She choked back a sob, because she had what she'd always wanted, and he loved her now. Loved her and it wasn't even her mind, her emotions anymore. But she wondered, had to wonder if every time she had been with him, minds brushing, she had left bits of herself in his head; pieces that had built up behind his eyes to the extent that he wasn't able to see anything but her.

Couldn't see past the emotion to the deceit it had been built on. It was a kind of horrible, wonderful, agonizing magic, she thought, much like the juice of the flower in A Midsummer Night's Dream.

She wondered if Demetrius had ever realized how false his emotions for Helena were. Maybe he woke up one day and realized that he didn't love the woman in his arms, didn't even like her. Maybe he realized she'd tricked him and deceived him and made him believe he felt things he didn't. Maybe-

But nobody remembered Shakespeare nowadays, anyway.


She sat on the couch where it had first happened and shook her head at the wavering reflection on the screen. Her skin was smooth, as unlined as ever, but she could see the dark power in her eyes, the knowledge of what she could do, had done, to people, the man she loved.

She glanced over at Brennan, and found him shaking his head at the football game. Love for him, pure and aching for a moment, filled her, then the remembrance returned and the emotion became strung up with guilt and tangled itself up in a sticky web she'd created and yet was unable to free herself from. Unwilling to free herself from, and risk losing him.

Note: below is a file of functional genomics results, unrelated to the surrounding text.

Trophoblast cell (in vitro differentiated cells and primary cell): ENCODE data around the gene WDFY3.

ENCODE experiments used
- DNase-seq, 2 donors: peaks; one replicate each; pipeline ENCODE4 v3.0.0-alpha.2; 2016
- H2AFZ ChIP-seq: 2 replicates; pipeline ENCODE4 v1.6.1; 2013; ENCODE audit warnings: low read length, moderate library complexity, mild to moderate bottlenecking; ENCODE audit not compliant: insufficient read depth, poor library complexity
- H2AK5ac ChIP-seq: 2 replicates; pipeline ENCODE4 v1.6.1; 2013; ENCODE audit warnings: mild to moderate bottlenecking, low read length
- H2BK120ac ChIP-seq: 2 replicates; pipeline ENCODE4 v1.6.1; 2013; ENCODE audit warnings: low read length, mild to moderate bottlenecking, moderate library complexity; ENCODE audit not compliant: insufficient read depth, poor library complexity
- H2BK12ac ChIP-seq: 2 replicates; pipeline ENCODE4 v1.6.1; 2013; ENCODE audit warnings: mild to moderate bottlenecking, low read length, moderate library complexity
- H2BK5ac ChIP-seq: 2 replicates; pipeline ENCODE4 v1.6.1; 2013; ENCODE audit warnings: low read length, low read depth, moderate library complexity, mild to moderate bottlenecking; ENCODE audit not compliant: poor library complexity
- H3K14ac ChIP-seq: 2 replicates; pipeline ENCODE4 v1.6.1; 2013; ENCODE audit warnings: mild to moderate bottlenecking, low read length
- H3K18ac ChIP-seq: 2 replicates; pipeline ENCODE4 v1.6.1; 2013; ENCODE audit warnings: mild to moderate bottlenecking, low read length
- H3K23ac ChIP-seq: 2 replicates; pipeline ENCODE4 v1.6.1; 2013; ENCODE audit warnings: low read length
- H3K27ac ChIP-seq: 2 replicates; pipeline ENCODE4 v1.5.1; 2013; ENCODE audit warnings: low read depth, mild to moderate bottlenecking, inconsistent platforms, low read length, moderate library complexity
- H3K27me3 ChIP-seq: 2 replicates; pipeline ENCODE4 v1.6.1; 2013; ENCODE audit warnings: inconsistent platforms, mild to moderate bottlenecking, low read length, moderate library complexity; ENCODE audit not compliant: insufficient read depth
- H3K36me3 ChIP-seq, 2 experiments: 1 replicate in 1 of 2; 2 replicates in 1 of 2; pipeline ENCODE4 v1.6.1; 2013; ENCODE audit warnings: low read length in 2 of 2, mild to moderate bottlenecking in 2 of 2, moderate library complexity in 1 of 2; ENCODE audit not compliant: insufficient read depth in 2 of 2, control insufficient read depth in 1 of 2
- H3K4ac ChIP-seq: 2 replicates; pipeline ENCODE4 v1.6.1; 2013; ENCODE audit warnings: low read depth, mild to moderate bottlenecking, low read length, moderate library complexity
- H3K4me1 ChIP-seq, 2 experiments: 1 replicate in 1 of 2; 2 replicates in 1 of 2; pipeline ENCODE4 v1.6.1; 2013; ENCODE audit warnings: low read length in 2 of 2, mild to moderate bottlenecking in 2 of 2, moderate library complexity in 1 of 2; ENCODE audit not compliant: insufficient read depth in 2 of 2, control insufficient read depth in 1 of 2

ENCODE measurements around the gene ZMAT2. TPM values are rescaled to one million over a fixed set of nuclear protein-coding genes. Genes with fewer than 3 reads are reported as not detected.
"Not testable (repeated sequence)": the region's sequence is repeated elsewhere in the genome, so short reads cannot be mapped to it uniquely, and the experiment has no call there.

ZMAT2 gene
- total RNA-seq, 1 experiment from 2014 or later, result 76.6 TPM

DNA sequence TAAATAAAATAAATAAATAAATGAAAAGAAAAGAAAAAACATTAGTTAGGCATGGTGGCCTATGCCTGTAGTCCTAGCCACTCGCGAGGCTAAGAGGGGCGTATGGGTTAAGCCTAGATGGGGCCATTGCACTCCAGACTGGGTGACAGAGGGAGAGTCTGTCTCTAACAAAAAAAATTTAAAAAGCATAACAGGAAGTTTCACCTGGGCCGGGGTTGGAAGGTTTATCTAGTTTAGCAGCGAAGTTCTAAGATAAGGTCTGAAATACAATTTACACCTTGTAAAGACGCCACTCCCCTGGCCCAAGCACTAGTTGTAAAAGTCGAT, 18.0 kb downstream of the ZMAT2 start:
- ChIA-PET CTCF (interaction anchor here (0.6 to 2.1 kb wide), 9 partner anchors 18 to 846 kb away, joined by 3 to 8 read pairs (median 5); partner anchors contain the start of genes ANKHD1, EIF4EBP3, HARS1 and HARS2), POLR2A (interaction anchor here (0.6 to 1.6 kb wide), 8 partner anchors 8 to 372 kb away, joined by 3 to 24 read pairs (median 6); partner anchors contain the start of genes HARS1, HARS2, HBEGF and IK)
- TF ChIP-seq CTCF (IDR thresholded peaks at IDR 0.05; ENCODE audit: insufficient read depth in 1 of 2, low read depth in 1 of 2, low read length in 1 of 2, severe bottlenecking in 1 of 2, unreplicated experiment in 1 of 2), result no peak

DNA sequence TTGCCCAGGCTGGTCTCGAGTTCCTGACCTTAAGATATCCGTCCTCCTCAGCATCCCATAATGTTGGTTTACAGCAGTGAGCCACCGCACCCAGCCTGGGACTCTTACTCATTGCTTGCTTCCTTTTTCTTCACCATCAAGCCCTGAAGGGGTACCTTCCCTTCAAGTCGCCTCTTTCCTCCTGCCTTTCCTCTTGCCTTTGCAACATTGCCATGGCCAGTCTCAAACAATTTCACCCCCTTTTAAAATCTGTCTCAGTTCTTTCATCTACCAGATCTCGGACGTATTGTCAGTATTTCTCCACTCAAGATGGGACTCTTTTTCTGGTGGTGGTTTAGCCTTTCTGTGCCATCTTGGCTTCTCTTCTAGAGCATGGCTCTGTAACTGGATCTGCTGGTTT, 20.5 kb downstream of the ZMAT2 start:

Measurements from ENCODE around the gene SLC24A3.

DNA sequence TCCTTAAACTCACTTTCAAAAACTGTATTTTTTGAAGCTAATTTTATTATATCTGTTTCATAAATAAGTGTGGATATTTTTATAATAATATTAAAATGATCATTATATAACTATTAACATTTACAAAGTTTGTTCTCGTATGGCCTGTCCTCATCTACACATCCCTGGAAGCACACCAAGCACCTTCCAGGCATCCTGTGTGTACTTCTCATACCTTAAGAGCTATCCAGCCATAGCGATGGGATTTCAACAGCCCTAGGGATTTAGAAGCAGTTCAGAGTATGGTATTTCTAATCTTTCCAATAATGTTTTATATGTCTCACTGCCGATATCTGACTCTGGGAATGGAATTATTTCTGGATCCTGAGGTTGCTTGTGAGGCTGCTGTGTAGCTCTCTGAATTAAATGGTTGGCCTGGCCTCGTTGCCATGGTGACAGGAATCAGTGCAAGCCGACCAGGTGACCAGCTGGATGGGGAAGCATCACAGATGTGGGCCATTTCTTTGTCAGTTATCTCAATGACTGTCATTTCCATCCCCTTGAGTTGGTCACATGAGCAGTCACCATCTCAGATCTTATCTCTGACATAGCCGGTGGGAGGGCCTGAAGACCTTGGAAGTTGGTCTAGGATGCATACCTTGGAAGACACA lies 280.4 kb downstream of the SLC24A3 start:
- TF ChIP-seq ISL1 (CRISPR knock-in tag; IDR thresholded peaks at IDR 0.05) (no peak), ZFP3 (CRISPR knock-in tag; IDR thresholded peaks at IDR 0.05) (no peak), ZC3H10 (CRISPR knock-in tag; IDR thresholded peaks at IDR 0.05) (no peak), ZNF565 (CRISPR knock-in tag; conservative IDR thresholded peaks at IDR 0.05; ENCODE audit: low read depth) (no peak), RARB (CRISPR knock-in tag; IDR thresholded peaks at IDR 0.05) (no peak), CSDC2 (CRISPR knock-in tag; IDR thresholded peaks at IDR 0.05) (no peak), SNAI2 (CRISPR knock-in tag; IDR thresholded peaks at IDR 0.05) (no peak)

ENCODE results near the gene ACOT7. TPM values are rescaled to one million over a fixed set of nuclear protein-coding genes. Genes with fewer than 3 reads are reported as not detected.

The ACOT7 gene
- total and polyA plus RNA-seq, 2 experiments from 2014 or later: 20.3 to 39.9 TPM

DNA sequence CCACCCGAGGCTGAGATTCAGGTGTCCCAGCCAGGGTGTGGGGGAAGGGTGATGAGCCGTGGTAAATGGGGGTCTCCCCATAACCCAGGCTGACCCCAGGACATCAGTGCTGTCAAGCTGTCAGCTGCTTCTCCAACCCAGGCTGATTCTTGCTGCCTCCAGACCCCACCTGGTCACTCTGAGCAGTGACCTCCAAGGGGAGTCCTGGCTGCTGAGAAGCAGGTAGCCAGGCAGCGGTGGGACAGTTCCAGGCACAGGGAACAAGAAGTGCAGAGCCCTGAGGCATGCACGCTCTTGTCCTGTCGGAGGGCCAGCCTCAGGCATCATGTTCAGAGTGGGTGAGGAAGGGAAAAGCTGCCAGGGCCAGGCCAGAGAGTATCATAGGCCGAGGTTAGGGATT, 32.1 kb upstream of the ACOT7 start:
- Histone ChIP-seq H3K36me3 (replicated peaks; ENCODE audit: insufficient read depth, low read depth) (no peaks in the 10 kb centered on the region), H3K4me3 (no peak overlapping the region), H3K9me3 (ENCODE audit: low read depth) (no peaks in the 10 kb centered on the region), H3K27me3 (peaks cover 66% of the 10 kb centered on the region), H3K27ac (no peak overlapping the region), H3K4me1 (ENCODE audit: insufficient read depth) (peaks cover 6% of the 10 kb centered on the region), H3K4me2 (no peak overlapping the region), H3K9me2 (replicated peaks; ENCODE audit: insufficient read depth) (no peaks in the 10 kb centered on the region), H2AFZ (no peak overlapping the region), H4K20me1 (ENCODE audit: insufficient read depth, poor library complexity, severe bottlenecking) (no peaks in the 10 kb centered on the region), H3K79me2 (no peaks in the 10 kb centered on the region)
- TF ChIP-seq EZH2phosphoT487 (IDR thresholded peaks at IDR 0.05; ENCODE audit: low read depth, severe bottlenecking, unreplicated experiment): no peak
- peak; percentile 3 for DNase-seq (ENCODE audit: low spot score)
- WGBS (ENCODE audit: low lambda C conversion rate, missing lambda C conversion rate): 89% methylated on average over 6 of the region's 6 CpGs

But she couldn't help but wonder what would have happened if she hadn't done what she had. If she'd known the consequences and had stopped it at that first kiss. How different would things have been? Who would he, she, have been with? Would either of them have been happy, would the other, un-thought-of people in the team have smiled more, laughed more?

Oh Emma, she thought, and would have wept if she could've found the tears. What are you doing to yourself, to him? What are you changing, Em, what course of the future, whose lives, whose dreams are you affecting? What have you done?

And though her mind was closed and barren, Brennan's arm came around her shoulders and he kissed her, gently, lovingly.

She kissed him back and tried to ignore the ache in her heart when she saw Shalimar and Jesse turn away.

"Em," he whispered, and smiled at her, and she laid her head on his chest to hide her trembling mouth, her guilt- and love-filled heart.

Oh, Emma.